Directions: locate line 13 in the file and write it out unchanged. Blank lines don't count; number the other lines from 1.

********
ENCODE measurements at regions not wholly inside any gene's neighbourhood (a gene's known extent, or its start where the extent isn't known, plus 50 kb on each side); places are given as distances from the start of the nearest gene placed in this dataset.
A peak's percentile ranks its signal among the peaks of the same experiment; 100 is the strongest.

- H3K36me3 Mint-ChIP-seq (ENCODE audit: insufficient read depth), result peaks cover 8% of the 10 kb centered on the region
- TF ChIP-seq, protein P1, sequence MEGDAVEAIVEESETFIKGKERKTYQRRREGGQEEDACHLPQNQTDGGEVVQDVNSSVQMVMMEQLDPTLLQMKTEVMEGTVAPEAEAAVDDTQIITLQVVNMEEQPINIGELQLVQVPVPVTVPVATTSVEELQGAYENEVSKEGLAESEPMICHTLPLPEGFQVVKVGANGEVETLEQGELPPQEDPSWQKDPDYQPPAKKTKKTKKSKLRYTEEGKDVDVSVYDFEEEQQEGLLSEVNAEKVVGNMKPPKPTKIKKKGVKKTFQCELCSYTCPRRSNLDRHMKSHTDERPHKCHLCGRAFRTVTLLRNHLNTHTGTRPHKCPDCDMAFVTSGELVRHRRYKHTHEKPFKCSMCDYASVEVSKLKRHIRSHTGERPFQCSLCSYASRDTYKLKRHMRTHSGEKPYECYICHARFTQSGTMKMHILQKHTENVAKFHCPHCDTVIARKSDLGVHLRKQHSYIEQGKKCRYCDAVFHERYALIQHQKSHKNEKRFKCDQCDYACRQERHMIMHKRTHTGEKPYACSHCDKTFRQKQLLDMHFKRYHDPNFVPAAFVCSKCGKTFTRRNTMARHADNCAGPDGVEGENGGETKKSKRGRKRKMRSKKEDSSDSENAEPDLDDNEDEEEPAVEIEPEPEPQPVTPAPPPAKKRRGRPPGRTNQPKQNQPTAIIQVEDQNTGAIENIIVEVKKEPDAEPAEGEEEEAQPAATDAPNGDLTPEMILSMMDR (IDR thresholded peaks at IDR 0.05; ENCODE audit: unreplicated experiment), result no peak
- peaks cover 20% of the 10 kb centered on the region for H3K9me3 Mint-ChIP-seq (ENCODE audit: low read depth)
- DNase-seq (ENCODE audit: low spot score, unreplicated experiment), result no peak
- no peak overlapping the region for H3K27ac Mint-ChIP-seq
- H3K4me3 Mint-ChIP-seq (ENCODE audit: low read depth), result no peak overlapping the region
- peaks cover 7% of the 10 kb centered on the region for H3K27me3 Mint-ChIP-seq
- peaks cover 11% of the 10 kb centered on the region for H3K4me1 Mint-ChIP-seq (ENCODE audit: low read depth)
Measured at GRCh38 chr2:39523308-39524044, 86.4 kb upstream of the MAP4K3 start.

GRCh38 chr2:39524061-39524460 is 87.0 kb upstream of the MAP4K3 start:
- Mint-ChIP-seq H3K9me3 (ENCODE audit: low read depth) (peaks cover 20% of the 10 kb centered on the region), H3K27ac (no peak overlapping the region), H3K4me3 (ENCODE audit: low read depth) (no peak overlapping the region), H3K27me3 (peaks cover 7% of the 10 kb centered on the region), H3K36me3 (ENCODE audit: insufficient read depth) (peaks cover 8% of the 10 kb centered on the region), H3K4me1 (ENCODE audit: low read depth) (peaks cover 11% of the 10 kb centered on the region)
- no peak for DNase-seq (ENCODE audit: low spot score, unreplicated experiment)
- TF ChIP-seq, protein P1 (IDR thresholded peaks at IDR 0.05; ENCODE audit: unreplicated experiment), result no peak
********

- Mint-ChIP-seq H3K9me3 (ENCODE audit: low read depth) (peaks cover 20% of the 10 kb centered on the region), H3K27ac (no peak overlapping the region), H3K4me3 (ENCODE audit: low read depth) (no peak overlapping the region), H3K27me3 (peaks cover 7% of the 10 kb centered on the region), H3K36me3 (ENCODE audit: insufficient read depth) (peaks cover 8% of the 10 kb centered on the region), H3K4me1 (ENCODE audit: low read depth) (peaks cover 11% of the 10 kb centered on the region)